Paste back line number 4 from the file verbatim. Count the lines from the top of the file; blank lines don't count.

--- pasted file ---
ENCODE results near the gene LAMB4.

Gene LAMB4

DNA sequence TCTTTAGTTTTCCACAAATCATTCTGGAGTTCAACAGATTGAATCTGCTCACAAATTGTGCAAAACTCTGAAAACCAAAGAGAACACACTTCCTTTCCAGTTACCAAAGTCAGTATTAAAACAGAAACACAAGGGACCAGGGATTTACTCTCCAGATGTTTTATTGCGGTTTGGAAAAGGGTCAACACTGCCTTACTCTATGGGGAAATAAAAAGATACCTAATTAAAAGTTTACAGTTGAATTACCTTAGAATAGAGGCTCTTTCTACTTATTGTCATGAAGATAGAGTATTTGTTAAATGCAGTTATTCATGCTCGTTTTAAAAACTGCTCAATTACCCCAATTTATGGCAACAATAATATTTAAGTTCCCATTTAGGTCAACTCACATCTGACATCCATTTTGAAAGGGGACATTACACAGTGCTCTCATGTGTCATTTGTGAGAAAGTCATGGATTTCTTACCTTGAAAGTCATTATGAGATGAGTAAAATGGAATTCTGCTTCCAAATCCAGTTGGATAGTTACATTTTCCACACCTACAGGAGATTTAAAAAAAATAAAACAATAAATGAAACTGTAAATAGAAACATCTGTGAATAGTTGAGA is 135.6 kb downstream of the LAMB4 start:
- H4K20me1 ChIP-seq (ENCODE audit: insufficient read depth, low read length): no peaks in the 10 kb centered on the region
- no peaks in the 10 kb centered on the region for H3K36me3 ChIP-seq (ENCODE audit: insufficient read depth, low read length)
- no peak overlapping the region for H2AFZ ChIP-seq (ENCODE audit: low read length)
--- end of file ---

- H4K20me1 ChIP-seq (ENCODE audit: insufficient read depth, low read length): no peaks in the 10 kb centered on the region